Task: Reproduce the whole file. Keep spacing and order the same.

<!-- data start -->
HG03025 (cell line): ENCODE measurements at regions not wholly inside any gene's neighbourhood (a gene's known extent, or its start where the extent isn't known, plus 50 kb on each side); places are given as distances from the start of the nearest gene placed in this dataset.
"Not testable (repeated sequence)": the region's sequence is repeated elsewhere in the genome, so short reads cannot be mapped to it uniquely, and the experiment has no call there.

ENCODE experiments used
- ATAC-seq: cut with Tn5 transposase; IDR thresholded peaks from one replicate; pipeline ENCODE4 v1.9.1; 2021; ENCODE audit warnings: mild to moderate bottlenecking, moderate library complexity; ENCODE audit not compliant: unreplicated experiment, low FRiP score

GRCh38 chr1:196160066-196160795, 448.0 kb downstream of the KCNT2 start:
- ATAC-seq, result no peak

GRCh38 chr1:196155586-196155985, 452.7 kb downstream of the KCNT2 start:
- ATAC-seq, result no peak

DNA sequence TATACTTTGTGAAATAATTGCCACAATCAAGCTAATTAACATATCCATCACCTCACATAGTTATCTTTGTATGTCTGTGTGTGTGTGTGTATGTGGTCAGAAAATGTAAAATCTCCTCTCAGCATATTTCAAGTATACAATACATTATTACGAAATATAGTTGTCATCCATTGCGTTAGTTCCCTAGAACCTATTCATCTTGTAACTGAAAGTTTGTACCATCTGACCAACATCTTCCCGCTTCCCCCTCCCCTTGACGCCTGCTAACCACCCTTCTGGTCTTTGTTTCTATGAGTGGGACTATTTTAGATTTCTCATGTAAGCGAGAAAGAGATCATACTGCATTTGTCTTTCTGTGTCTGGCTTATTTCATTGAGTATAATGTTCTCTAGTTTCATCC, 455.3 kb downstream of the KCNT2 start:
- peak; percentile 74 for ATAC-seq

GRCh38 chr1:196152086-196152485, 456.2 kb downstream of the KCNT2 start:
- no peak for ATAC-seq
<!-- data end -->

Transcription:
HG03025 (cell line): ENCODE measurements at regions not wholly inside any gene's neighbourhood (a gene's known extent, or its start where the extent isn't known, plus 50 kb on each side); places are given as distances from the start of the nearest gene placed in this dataset.
"Not testable (repeated sequence)": the region's sequence is repeated elsewhere in the genome, so short reads cannot be mapped to it uniquely, and the experiment has no call there.

ENCODE experiments used
- ATAC-seq: cut with Tn5 transposase; IDR thresholded peaks from one replicate; pipeline ENCODE4 v1.9.1; 2021; ENCODE audit warnings: mild to moderate bottlenecking, moderate library complexity; ENCODE audit not compliant: unreplicated experiment, low FRiP score

GRCh38 chr1:196160066-196160795, 448.0 kb downstream of the KCNT2 start:
- ATAC-seq, result no peak

GRCh38 chr1:196155586-196155985, 452.7 kb downstream of the KCNT2 start:
- ATAC-seq, result no peak

DNA sequence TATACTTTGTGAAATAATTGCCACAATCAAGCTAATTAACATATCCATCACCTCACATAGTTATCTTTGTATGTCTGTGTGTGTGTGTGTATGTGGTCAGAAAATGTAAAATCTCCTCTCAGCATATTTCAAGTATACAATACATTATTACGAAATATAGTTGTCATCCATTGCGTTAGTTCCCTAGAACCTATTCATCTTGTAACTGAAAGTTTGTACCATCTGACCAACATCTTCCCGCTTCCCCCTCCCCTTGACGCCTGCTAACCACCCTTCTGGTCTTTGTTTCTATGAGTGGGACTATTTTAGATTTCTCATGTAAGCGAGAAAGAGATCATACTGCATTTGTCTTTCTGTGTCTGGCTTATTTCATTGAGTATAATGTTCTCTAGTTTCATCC, 455.3 kb downstream of the KCNT2 start:
- peak; percentile 74 for ATAC-seq

GRCh38 chr1:196152086-196152485, 456.2 kb downstream of the KCNT2 start:
- no peak for ATAC-seq